The Depart of Transportation’s Federal Highway Commission has released the latest report on Traffic Volume Trends, data through December. Travel on all roads and streets changed by 1.3% (3.2 billion vehicle miles) for December 2011 as compared with December 2010. However, the 12-month moving average shrank by 1.2%, the sixth consecutive month of moving-average decline (PDF report).
Here is a chart that illustrates this data series from its inception in 1970. I’m plotting the “Moving 12-Month Total on ALL Roads,” as the DOT terms it. See Figure 1 in the PDF report, which charts the data from 1986. My start date is 1971 because I’m incorporating all the available data from the DOT spreadsheets.
The rolling 12-month miles driven contracted from its all-time high for 39 months during the stagflation of the late 1970s to early 1980s, a double-dip recession era. The current dip has lasted for 48 months and counting — a new record.
The Population-Adjusted Reality
Total Miles Driven, however, is one of those metrics that must be adjusted for population growth to provide the most revealing analysis, especially if we’re trying to understand the historical context. We can do a quick adjustment of the data using an appropriate population group as the deflator. I use the Bureau of labour Statistics’ Civilian Noninstitutional Population Age 16 and Over (FRED seriesCNP16OV). The next chart incorporates that adjustment with the growth shown on the vertical axis as the per cent change from 1971.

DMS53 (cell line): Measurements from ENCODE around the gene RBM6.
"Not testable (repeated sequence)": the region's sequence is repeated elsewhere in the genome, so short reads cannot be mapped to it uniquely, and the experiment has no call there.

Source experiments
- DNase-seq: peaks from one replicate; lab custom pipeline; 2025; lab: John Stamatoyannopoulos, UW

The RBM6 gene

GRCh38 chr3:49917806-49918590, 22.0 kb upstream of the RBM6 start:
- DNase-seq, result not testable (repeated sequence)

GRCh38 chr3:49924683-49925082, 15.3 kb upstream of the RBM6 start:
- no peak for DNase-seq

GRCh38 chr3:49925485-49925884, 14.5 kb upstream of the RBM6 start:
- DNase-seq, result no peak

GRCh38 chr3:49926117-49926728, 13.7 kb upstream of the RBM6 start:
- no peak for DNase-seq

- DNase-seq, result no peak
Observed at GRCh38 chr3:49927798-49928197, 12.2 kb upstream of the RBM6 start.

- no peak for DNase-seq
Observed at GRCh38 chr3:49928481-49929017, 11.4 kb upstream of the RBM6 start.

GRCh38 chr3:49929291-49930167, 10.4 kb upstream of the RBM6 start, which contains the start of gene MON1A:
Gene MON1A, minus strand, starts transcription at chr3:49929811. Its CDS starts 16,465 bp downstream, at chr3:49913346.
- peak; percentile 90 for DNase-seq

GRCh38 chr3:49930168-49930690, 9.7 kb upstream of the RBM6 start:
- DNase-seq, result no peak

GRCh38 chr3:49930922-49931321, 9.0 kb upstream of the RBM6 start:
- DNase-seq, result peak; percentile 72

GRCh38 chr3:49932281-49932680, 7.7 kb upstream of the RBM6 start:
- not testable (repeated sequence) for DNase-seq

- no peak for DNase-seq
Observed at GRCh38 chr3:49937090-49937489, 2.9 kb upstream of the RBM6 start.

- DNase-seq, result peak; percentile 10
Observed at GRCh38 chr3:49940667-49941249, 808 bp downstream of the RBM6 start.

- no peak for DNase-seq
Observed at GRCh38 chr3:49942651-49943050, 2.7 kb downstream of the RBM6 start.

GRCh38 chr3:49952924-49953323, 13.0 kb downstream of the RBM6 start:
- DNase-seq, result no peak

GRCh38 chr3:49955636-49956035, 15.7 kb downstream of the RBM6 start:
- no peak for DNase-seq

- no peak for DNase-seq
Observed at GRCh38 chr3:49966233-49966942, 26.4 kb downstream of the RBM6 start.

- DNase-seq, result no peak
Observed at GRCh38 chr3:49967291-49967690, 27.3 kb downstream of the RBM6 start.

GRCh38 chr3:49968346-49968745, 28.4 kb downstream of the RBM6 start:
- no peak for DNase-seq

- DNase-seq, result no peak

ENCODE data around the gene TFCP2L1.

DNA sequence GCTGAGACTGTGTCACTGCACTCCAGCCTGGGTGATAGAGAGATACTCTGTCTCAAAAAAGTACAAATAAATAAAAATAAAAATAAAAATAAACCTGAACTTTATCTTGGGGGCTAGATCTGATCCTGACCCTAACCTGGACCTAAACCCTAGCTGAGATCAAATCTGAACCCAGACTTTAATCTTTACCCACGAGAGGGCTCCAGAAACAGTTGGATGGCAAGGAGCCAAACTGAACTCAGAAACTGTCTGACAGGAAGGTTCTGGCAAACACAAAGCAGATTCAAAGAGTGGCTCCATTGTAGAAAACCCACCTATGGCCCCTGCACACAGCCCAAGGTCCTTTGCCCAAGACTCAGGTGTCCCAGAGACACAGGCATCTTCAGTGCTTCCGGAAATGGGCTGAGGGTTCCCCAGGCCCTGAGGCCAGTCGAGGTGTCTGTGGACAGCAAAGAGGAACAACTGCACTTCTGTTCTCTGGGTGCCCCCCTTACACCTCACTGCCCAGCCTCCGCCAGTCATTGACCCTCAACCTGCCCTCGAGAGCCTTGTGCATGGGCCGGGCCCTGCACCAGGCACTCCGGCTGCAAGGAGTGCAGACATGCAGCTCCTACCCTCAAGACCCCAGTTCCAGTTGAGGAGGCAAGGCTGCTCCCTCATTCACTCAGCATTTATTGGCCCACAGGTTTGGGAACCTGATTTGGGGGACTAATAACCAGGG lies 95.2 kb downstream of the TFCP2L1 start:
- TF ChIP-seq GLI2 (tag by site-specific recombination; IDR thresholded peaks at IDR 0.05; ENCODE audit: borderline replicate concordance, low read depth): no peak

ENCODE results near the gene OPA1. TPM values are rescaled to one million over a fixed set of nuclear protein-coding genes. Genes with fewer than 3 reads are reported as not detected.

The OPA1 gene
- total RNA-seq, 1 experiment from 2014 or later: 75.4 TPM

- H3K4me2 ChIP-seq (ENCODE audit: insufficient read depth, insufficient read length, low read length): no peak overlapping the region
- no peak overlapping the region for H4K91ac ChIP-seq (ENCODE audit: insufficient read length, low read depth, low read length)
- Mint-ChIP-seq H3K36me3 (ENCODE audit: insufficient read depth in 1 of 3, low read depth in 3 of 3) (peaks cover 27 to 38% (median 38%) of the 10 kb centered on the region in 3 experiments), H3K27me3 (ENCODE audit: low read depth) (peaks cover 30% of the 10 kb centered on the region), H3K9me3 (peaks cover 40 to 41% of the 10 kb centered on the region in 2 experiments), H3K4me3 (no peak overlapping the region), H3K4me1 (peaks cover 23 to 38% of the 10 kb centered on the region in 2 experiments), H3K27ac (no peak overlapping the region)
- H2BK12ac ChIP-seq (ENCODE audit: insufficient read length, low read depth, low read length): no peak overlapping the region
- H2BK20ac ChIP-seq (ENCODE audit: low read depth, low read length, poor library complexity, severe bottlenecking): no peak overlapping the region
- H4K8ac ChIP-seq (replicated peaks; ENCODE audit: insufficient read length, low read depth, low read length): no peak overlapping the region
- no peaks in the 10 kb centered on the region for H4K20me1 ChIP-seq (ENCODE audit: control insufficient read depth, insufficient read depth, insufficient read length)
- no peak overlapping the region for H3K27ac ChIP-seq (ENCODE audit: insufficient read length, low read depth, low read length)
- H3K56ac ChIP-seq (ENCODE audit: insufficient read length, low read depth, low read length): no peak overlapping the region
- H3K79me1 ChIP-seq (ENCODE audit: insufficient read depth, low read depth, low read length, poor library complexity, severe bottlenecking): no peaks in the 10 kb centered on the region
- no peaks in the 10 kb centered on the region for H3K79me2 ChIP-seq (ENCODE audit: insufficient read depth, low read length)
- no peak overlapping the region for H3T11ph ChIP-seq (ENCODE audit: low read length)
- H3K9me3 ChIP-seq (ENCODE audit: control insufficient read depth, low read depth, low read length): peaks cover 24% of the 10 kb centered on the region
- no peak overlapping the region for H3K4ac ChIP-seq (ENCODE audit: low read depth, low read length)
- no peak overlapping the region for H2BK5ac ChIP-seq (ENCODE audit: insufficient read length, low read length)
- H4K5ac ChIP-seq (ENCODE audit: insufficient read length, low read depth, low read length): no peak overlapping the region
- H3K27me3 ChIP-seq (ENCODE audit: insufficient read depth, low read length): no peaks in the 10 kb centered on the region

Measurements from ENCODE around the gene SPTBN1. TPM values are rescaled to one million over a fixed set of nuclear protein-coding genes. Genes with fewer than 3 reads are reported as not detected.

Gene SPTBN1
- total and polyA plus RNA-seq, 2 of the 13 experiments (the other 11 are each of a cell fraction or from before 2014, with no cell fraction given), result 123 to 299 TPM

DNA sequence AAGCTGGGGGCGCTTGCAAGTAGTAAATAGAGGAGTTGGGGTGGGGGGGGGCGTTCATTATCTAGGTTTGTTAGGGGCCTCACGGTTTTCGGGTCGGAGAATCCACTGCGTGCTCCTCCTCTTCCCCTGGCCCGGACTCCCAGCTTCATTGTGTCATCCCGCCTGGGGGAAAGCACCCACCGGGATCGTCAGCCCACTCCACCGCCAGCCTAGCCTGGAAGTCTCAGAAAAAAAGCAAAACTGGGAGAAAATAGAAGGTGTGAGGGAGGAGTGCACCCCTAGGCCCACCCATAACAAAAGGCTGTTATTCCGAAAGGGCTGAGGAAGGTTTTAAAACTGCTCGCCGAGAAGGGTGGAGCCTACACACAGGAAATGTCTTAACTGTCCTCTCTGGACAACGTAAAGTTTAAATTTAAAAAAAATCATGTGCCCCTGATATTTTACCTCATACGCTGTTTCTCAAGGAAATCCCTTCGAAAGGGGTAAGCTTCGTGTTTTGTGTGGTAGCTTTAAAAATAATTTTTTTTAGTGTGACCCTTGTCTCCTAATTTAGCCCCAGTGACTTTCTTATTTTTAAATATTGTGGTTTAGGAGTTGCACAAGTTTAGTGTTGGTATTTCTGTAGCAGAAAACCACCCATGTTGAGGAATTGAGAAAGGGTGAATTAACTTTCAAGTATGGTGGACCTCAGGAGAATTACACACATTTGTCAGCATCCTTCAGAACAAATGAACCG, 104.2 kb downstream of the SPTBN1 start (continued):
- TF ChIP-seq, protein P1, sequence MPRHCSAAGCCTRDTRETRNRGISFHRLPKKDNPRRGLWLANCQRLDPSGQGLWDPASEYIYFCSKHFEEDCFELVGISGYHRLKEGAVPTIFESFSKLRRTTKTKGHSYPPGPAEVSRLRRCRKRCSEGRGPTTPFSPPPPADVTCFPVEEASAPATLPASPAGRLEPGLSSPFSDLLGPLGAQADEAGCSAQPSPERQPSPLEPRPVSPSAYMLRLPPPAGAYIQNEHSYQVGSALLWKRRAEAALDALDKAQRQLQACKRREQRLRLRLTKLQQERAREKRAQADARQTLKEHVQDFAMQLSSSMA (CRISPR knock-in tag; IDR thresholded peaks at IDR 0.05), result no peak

Clearly, when we adjust for population growth, the Miles-Driven metric takes on a much darker look. The nominal 39-month dip that began in May 1979 grows to 61 months, slightly more than five years. The trough was a 6% decline from the previous peak.
The population-adjusted all-time high dates from June 2005. That’s 78 months — 6 1/2 years. And since the previous-month’s data is the lowest reading since the all-time high, the best we can hope for is that November “might” have been the trough. Our adjusted miles driven based on the age 16-and-older cohort is about where we were as a nation in January 1997.
About that Population Adjustment…
I’m frequently asked why I use the CNP16OV data for the population adjustment, often with the suggestion that it would make more sense to limit the population to licensed drivers. For openers, I don’t know of a valid source for the driver-licensed population. Moreover, the correlation between licence holders and actual drivers is not a reliable one. Many licence holders in households do not drive, especially in their older years. According to Census Bureau data on gasoline sales (courtesy of Harry Dent’s research on demand curves), dollars spent on gasoline peaks for people in their late 40s and falls off rather quickly after that.
In fact, I think there’s a strong case for using the Census Bureau’s mid-month estimates of total population (POPTHM) rather than civilians age 16 and over for the population adjustment. The reason is that a portion of total miles driven is specifically to support children’s needs (day care, schools, children’s activities, etc.) and the needs of elders who might have licenses but no longer drive. Ultimately the division of miles driven by either population group (CNP16OV or POPTHM), while not a perfect match with drivers, is a consistent and relevant metric for evaluating economic growth.
In closing, here is the same population-adjusted chart, this time with the total population for the adjustment. Note that the possible trough in November requires two decimal places to become visible.
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